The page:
‘It’s dark, way too dark for the middle of the day. And that’s not where the sky’s supposed to be.’
Emily is an artificial consciousness, designed in a lab to help humans process trauma, which is particularly helpful when the sun begins to die 5 billion years before scientists agreed it was supposed to.
So, her beloved human race is screwed, and so is Emily. That is, until she finds a potential answer buried deep in the human genome. But before her solution can be tested, her lab is brutally attacked, and Emily is forced to go on the run with two human companions – college student Jason and small-town Sheriff, Mayra.
As the sun’s death draws near, Emily and her friends must race against time to save humanity. But before long it becomes clear that it’s not only the species at stake, but also that which makes us most human.
What I thought
I’ve never read a book before where the main character is an AC (artificial consciousness not AI – artificial intelligence) and I’m not sure if I there are other books out there that would be able to deal with it as well. Emily was designed to be a therapist, which is an obvious job for an AC that I’ve never seen before, she’s the ultimate one as she can read all the books and research in seconds, is designed to learn and grow, and one of her core tenants is confidentiality so it would be impossible to tell anyone what’s shes learnt in a ‘session’. Across the story you can see her growth as a person and how she becomes more and more human and not just a routine computer system. When people first meet her it takes a while for them to understand her as her own person and that clearly impacts her.
There’s also no denying that some of the decisions she makes and the leaps she takes from one thing to another are alien and I was suddenly reminded that she wasn’t human and therefore doesn’t have some of the tendencies, biases we do. And she’s only 5 years old, which makes her very naive at times, she might have been designed to hear our problems and help humanity with them but she’s still innocent. She thinks the best of humans and when they fail her it hurts.
Also it’s the end of the world; the book starts with admitting that scientists have got it wrong and instead of years until the sun explodes there’s only weeks… oops. Emily is humanity’s last hope as a super computer but she’s still so young and there’s still so much for her to learn.
As far as apocalyptical stories go this one felt really fresh and unlike anything I’ve ever read before. I think the main reason is because of Emily’s unique POV, but I love that this wasn’t about saving the world from politics this was about using science to try and find a solution to the sun exploding. And modern day science at that (mostly).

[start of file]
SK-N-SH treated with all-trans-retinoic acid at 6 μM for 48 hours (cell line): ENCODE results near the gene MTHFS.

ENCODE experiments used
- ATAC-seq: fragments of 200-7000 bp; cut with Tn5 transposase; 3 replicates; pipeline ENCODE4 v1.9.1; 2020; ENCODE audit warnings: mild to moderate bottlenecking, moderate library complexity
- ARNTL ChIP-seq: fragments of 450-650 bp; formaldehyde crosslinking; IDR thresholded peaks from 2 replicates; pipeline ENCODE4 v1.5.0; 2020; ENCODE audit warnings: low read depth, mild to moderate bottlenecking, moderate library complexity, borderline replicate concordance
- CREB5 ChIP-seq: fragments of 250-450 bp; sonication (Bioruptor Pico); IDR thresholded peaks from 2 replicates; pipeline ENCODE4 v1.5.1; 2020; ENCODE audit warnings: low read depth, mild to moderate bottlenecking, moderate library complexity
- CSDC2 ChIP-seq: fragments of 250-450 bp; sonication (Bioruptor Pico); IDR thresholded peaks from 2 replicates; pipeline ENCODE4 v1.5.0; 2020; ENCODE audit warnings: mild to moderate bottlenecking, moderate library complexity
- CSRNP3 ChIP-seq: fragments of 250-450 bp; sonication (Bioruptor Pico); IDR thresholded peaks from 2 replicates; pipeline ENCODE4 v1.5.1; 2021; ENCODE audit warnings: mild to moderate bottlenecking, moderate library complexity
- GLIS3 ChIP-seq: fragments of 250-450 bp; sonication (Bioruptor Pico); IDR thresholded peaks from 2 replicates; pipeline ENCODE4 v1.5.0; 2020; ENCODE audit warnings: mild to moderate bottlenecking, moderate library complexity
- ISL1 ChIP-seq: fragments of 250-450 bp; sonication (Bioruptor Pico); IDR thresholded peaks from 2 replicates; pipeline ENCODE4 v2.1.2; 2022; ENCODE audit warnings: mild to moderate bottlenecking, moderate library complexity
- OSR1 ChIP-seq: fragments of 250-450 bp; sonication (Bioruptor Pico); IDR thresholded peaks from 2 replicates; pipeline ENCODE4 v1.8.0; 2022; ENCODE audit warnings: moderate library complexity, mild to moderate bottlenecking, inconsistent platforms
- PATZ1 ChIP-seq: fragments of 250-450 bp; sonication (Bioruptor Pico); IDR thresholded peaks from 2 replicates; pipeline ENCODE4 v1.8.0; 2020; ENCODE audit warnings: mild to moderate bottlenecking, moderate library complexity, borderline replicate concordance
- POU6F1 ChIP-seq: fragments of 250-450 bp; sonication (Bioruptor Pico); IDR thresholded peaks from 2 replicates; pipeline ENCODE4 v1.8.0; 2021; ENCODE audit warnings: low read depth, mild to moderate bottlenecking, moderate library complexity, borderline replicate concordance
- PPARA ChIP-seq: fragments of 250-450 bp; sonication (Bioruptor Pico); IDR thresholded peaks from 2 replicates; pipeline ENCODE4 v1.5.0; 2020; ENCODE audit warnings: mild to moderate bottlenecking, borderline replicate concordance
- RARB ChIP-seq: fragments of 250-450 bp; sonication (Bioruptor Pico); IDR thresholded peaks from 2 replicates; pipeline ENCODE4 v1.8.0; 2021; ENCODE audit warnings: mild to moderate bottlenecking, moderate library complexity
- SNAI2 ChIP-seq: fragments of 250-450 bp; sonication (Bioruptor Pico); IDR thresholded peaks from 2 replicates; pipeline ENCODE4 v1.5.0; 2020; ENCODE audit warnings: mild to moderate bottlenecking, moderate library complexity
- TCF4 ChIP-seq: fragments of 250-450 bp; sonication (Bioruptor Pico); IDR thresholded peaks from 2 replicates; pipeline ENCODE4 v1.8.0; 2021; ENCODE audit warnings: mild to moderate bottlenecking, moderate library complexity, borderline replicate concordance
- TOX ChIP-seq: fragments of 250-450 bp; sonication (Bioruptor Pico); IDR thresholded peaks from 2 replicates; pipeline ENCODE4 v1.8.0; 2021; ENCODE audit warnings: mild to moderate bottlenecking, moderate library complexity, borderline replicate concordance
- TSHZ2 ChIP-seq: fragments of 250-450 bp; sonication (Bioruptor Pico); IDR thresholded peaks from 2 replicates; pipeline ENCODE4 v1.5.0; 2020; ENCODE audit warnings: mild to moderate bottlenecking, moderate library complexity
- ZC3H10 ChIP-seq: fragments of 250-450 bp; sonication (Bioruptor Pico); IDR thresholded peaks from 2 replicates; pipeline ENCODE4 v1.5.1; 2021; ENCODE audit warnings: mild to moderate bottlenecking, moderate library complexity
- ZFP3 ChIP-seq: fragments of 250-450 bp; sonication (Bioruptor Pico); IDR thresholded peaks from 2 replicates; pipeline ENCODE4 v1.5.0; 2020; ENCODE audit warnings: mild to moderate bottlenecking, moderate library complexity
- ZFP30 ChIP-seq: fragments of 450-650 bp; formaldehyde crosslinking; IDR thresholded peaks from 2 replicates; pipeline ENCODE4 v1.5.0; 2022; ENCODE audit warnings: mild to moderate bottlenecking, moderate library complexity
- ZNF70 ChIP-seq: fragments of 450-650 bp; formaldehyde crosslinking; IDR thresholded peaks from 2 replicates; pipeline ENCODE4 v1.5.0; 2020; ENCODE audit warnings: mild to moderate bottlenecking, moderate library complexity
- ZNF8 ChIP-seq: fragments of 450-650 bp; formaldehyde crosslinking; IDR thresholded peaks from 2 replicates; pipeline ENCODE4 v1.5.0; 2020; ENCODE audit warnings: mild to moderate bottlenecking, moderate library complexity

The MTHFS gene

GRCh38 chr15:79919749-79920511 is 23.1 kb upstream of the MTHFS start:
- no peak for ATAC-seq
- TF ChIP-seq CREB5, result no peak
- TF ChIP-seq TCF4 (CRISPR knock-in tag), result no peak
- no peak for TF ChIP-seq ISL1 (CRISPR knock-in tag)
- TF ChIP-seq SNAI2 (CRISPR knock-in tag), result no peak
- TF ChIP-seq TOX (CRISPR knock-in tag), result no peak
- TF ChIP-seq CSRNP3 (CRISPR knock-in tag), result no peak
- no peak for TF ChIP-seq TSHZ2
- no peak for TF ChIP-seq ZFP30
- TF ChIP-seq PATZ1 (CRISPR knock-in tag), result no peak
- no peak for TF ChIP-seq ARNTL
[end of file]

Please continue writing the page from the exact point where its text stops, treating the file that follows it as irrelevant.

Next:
It’s a great sci-fi story that explains the science without making it feel patronising or dry.
The only real draw back for me was the romance and the end felt really rushed.
Why I read it
The world is ending and the MC is a 5 year old artificial consiousness, why wouldn’t I read it? I got an ARC at YALC from Hodderscape and read it pretty soon after I got back.
This is one of the few reviews that I’ve really struggled to write and I’ve really noticed the 10 months since reading it. However that’s against me and not the book, although it clearly didn’t make as big an impact as some other books, but while flicking through it again and reading a handful of comments on GR’s I’ve decided that I should reread it.
So there are some bonuses to having a bad memory… they’ll be some de ja vu but I’m looking forward to it.
Am I glad I read it? Yup
Did I enjoy it? Yup
Would I read it again? Planning on it
Would I recommend? Yup, although like I said I remember the ending being rushed so be aware of that.
PopSugar: Should be turned into a film, published in 2019, two word title, climate fiction (kinda).
Read Harder: You COULD put this as part of ‘inanimate object POV’ as Emily doesn’t fit the traditional conditions of a living being. But this book is all about humanity and how being human is more than having human DNA.
Like I said this is the first book I’ve found the distance away a real problem and I have to admit I have used GoodReads reviews to remind me of exactly what happened in the course of the book. But that’s what rereads are for.
As always let me know what you think and if you’re interested in reading this one or if you have.
P.S The next review is for ‘Red Rising’ which is another one of my 2018 YALC hoard.